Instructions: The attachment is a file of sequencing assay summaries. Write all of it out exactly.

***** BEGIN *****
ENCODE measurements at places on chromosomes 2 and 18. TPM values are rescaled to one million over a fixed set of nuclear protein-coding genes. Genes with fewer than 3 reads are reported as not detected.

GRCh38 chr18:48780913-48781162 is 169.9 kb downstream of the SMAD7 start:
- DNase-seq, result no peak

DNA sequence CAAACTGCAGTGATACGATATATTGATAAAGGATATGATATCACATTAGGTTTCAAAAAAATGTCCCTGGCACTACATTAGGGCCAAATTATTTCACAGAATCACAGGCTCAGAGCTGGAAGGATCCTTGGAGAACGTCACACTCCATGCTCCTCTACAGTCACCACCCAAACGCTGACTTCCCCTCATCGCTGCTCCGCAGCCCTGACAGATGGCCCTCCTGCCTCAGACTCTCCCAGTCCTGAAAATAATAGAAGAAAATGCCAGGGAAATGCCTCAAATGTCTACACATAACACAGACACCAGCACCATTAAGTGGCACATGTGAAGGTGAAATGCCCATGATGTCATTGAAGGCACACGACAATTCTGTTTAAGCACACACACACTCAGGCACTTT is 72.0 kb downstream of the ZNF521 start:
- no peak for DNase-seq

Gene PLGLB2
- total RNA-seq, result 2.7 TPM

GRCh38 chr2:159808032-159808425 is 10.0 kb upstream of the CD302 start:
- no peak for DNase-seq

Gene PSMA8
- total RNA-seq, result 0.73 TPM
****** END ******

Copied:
ENCODE measurements at places on chromosomes 2 and 18. TPM values are rescaled to one million over a fixed set of nuclear protein-coding genes. Genes with fewer than 3 reads are reported as not detected.

GRCh38 chr18:48780913-48781162 is 169.9 kb downstream of the SMAD7 start:
- DNase-seq, result no peak

DNA sequence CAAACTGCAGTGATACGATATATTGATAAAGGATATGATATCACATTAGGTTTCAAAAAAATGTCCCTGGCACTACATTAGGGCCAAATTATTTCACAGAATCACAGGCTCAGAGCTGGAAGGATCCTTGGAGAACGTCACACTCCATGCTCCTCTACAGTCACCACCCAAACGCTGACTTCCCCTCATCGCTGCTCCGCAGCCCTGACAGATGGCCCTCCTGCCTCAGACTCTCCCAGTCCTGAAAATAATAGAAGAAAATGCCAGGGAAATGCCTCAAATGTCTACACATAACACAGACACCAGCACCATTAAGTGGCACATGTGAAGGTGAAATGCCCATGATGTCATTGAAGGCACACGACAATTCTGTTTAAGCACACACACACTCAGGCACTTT is 72.0 kb downstream of the ZNF521 start:
- no peak for DNase-seq

Gene PLGLB2
- total RNA-seq, result 2.7 TPM

GRCh38 chr2:159808032-159808425 is 10.0 kb upstream of the CD302 start:
- no peak for DNase-seq

Gene PSMA8
- total RNA-seq, result 0.73 TPM